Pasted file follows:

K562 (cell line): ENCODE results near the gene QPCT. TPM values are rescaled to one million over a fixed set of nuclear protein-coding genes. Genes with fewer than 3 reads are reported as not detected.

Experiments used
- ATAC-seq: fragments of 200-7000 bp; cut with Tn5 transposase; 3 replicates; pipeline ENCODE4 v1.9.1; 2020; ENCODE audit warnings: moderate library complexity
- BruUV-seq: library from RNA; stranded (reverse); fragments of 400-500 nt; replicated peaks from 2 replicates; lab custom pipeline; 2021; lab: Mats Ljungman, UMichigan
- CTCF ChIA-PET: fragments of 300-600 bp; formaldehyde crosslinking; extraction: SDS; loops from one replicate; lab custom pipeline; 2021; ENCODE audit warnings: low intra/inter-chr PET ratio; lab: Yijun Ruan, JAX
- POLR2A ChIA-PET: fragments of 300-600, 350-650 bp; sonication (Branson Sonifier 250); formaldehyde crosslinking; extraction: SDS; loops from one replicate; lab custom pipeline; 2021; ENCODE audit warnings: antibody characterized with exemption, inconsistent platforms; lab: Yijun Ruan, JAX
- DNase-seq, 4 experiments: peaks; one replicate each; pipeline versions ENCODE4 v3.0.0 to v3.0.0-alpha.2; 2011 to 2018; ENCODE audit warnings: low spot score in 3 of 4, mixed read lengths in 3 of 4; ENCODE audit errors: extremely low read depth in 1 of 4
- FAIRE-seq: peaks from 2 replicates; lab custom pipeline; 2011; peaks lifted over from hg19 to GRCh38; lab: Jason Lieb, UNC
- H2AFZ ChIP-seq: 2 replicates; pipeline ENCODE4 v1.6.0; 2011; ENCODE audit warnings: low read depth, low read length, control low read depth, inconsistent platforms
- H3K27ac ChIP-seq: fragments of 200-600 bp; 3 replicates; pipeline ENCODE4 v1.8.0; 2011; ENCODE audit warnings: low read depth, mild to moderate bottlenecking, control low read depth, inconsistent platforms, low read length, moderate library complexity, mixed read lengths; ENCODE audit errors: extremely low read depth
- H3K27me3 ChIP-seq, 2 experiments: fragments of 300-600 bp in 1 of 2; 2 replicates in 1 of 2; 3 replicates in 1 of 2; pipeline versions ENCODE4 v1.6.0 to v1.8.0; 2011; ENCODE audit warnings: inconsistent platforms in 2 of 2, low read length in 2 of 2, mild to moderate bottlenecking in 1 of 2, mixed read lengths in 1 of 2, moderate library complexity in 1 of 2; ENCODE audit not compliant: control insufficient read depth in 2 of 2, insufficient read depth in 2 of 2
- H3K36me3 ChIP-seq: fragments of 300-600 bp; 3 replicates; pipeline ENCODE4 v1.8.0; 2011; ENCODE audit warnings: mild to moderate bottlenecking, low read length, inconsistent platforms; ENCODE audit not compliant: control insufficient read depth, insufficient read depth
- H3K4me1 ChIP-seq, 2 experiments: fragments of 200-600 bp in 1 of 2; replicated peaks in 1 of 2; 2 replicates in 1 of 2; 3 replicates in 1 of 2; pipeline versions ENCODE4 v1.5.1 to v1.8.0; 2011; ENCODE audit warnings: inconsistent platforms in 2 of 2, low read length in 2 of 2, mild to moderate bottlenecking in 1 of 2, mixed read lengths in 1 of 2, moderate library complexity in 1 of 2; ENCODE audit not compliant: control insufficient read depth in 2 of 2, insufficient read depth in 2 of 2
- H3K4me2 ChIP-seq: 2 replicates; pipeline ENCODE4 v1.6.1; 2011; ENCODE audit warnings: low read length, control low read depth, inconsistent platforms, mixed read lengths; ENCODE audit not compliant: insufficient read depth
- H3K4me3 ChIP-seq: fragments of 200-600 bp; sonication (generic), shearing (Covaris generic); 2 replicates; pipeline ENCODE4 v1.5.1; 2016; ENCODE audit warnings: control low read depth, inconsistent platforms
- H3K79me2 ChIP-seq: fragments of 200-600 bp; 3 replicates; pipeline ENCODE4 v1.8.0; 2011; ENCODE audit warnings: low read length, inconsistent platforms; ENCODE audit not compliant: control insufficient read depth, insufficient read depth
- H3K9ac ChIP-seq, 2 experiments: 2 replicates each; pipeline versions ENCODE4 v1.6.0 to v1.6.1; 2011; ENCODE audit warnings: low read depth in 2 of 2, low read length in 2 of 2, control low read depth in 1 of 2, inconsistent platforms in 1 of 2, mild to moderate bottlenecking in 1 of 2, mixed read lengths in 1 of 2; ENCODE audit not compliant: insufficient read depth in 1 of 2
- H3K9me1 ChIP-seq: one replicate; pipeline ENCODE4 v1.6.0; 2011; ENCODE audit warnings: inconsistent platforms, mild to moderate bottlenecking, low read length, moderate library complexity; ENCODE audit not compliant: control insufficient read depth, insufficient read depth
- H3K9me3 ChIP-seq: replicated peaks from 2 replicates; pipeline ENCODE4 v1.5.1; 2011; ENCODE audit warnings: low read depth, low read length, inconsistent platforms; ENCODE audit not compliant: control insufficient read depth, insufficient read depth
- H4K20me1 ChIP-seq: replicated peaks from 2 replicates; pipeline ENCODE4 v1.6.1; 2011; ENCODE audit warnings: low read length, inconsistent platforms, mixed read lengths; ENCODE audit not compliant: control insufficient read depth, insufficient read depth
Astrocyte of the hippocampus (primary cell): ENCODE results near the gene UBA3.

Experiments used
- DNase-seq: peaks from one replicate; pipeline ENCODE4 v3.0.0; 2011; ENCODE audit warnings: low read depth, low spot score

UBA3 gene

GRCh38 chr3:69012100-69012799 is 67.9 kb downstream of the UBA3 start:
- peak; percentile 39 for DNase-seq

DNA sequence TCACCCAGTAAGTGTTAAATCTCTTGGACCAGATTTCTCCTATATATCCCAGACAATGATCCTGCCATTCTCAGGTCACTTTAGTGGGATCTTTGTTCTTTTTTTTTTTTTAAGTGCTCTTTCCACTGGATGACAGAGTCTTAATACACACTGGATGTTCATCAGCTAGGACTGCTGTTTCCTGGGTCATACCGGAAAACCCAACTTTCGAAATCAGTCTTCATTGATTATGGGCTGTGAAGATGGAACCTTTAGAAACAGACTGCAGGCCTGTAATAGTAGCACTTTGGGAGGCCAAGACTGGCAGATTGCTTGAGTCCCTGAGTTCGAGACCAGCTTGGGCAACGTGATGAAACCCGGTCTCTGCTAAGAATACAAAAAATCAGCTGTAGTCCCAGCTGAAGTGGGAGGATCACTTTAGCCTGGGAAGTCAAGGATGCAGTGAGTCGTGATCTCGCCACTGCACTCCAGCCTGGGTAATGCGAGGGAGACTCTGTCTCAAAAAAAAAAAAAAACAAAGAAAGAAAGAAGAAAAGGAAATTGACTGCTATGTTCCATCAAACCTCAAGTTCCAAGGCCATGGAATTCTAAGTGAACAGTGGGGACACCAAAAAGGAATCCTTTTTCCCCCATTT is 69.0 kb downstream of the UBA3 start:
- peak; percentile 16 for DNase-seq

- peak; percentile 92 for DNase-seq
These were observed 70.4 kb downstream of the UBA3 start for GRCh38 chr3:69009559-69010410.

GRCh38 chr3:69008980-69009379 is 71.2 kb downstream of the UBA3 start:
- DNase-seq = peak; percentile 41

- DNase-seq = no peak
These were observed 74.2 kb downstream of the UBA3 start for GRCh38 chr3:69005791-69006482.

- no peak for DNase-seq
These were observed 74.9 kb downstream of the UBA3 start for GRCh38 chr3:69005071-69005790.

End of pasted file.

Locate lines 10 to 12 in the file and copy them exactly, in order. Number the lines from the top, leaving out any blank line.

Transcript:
- H3K27ac ChIP-seq: fragments of 200-600 bp; 3 replicates; pipeline ENCODE4 v1.8.0; 2011; ENCODE audit warnings: low read depth, mild to moderate bottlenecking, control low read depth, inconsistent platforms, low read length, moderate library complexity, mixed read lengths; ENCODE audit errors: extremely low read depth
- H3K27me3 ChIP-seq, 2 experiments: fragments of 300-600 bp in 1 of 2; 2 replicates in 1 of 2; 3 replicates in 1 of 2; pipeline versions ENCODE4 v1.6.0 to v1.8.0; 2011; ENCODE audit warnings: inconsistent platforms in 2 of 2, low read length in 2 of 2, mild to moderate bottlenecking in 1 of 2, mixed read lengths in 1 of 2, moderate library complexity in 1 of 2; ENCODE audit not compliant: control insufficient read depth in 2 of 2, insufficient read depth in 2 of 2
- H3K36me3 ChIP-seq: fragments of 300-600 bp; 3 replicates; pipeline ENCODE4 v1.8.0; 2011; ENCODE audit warnings: mild to moderate bottlenecking, low read length, inconsistent platforms; ENCODE audit not compliant: control insufficient read depth, insufficient read depth